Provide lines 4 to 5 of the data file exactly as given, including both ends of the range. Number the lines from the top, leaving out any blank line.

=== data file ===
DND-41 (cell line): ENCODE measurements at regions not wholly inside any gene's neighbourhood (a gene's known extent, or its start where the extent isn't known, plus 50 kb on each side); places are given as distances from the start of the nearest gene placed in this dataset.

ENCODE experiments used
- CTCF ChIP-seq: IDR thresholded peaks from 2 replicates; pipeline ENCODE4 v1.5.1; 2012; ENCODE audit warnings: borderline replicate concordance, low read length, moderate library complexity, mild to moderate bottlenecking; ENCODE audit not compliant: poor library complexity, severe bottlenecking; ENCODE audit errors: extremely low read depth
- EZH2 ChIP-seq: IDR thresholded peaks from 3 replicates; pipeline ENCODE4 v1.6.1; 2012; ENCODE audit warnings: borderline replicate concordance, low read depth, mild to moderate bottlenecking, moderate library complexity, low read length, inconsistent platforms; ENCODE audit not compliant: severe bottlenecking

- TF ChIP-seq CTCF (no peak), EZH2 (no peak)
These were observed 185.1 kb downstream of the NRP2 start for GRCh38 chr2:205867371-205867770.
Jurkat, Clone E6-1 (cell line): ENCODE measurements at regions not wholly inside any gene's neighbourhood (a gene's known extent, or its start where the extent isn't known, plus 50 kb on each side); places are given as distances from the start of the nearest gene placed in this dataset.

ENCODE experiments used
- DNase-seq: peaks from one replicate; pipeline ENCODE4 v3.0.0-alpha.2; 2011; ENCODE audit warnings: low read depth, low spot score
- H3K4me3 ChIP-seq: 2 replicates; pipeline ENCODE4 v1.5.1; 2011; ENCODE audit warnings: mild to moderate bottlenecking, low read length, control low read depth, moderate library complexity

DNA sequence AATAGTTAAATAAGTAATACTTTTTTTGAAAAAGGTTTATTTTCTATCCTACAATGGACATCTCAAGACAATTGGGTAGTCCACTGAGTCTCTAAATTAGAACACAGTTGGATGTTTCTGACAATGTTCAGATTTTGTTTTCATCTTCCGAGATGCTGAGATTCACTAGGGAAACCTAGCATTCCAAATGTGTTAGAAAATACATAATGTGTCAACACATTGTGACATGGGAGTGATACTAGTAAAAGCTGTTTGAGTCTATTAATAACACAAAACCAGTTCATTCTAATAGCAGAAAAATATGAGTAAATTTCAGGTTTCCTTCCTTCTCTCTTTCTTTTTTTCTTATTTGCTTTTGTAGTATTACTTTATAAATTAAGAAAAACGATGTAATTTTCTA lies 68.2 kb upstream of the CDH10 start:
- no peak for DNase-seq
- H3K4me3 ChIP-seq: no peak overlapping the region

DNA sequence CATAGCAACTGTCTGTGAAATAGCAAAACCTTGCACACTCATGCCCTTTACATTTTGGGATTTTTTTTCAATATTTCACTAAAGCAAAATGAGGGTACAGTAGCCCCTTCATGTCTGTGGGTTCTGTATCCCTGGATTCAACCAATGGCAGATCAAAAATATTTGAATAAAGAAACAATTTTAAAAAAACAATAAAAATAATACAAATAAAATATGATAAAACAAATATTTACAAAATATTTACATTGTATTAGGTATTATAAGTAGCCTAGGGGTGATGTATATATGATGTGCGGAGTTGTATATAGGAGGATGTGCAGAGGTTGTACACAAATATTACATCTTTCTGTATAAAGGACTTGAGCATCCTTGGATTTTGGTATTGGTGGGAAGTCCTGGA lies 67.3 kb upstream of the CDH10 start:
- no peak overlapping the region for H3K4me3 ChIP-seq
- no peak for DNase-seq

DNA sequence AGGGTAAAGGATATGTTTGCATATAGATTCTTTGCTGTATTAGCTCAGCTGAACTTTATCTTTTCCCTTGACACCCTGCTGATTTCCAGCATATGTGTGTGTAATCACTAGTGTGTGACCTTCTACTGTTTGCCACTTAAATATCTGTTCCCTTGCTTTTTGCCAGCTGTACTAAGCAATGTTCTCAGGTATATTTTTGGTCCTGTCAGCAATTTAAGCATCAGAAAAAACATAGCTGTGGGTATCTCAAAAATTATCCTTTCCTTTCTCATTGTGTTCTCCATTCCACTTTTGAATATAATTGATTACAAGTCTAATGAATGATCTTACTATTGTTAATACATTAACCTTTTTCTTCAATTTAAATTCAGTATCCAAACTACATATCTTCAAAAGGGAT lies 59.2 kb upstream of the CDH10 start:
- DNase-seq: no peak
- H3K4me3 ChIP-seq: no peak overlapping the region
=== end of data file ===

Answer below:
- EZH2 ChIP-seq: IDR thresholded peaks from 3 replicates; pipeline ENCODE4 v1.6.1; 2012; ENCODE audit warnings: borderline replicate concordance, low read depth, mild to moderate bottlenecking, moderate library complexity, low read length, inconsistent platforms; ENCODE audit not compliant: severe bottlenecking

- TF ChIP-seq CTCF (no peak), EZH2 (no peak)